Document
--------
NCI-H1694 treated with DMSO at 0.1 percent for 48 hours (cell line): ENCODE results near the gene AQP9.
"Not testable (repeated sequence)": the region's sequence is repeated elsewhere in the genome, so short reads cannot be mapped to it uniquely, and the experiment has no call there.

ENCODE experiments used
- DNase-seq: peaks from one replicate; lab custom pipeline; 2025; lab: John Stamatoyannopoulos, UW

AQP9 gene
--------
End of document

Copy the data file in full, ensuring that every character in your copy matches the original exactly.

NCI-H1694 treated with DMSO at 0.1 percent for 48 hours (cell line): ENCODE results near the gene AQP9.
"Not testable (repeated sequence)": the region's sequence is repeated elsewhere in the genome, so short reads cannot be mapped to it uniquely, and the experiment has no call there.

ENCODE experiments used
- DNase-seq: peaks from one replicate; lab custom pipeline; 2025; lab: John Stamatoyannopoulos, UW

AQP9 gene